It's an unspoken mantra for many investors. But while some investors get a sudden case of amnesia when asked of missed opportunities, one cheeky venture capital firm has no qualms of recalling its "screwups."
Bessemer Venture Partners posts missed opportunities on its "anti-portfolio" Web site as a badge of honor.
Foremost is Apple Computer, which carried an "outrageously expensive" pre-IPO valuation of $60 million. The company is now worth $16.7 billion.
Also add to the list Gateway, which Bessemer believed had no real future in transportable computers, and Lotus, which had just missed its payroll when the venture firm considered the deal.
Bessemer, which invests $400 million annually in high-growth companies, is a rare firm that enjoys pointing out its past mistakes.
"We don't take ourselves that seriously and entrepreneurs appreciate a little honesty," said David Cowan, managing general partner. "It also shows that if Bessemer Ventures says 'no' to a business plan, just because it doesn't fit into the business plans we're accepting today, that doesn't mean it can't go on to be a great company."
He added the anti-portfolio serves as a reminder that the firm needs to learn from its mistakes.
"We learn as much from these mistakes as from companies we invest in that fail," Cowan said. "It shows that rules of thumb are useful, but they need to be re-examined once in awhile."
eBay, for example, proved to be a particularly painful lesson. The stock is one of the few e-commerce players that has more or less survived the recent stock market downturn for Internet-related companies.
"My reaction to eBay was poisoned by my own inability to get the attraction of the site. I didn't think comic books, coins and stamps would have great appeal," Cowan said.
"When I looked at eBay, I could see there was already some ground swell among users," Cowan said. "But the partners and I aren't big users of flea market Web sites. Now we learned that when we evaluate Web sites which engage consumers, we should put aside our own personal instincts and look to actual market research or reactions from actual users."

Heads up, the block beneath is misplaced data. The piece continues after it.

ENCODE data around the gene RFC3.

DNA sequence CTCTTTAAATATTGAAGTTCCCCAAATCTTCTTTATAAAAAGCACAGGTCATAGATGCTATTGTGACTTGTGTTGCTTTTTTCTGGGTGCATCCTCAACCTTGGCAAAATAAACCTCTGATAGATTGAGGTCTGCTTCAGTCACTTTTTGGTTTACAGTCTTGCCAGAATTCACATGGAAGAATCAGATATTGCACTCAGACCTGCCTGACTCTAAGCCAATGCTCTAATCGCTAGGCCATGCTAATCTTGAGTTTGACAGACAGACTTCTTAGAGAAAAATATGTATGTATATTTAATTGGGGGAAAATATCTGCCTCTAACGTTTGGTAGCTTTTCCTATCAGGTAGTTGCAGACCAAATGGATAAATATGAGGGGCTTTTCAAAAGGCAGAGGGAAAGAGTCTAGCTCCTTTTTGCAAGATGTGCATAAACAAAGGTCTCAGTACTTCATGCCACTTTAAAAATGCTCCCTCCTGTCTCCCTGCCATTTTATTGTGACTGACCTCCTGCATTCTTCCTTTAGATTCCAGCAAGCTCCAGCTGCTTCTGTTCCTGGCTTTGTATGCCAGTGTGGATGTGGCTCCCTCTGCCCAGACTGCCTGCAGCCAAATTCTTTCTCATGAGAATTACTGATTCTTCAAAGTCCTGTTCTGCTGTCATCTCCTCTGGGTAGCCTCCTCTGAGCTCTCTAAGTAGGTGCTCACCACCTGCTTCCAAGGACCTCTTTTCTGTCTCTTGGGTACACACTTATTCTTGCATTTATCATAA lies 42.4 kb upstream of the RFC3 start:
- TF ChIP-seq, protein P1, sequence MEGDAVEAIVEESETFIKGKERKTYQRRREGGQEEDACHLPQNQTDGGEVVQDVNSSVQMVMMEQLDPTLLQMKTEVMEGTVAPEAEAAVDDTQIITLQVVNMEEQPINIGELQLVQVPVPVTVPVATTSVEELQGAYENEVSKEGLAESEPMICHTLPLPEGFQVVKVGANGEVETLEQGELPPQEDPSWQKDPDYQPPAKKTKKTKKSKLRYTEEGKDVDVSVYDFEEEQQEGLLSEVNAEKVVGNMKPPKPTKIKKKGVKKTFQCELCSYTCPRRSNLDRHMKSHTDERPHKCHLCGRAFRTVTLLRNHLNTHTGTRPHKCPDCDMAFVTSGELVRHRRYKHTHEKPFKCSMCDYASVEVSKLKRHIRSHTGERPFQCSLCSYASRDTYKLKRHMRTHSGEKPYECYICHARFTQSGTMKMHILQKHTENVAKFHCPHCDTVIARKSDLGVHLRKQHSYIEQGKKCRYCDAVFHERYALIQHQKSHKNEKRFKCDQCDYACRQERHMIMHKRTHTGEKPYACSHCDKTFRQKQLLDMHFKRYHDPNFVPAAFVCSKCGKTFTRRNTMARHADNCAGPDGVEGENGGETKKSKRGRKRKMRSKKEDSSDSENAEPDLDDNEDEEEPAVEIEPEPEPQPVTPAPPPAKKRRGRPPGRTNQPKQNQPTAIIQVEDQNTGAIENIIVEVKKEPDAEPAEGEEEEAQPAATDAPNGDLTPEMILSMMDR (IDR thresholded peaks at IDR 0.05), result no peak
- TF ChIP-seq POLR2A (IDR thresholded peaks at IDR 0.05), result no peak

That lesson was applied to Blue Nile, an online jeweler. Although Cowan was skeptical of customers shopping for diamonds online, he relied more on figures that showed growing traffic on the site and invested in the company.
"A lot of people send me business plans that say in the subject header: 'Don't let us be your next eBay,'" joked Cowan.
Outside of ribbing from other venture firms, Bessemer has yet to lose any deals because of its anti-portfolio, which it posted a year ago. And, if anything, the anti-portfolio has boosted traffic on Bessemer's Web site to the point of requiring a larger server and pipeline, as well as generating an increase in potential business.
Entrepreneurs, who email Cowan about twice a week, note they've seen the anti-portfolio and plan to make Bessemer their first stop for financing.
Bessemer has issued financing to about 200 companies during the past 15 years. Of these companies, 25 percent are public, another 25 percent have been acquired, and the rest are private. He added, however, about five of the private companies have gone out of business.
Bessemer Securities, which serves as the firm's principal limited partner, got into the venture capital business back in 1911. Bessemer was founded by Carnegie Steel co-founder Henry Phipps, who sought an avenue to finance start-ups.
During its 89-year history, Bessemer has managed to hit a few home runs.
Pacific Railroad, W.R. Grace, International Paper and Ingersoll-Rand are a few of the stellar performers, with more recent winners including VeriSign, an online security software maker, Ciena, a fiber-optic network equipment maker, and Veritas, a software maker for managing storage data.
Bessemer invested a total of $6.5 million in the three tech companies, which has turned into an investment worth $5 billion.
"We did manage to get some good deals," Cowan said. "We didn't miss them all."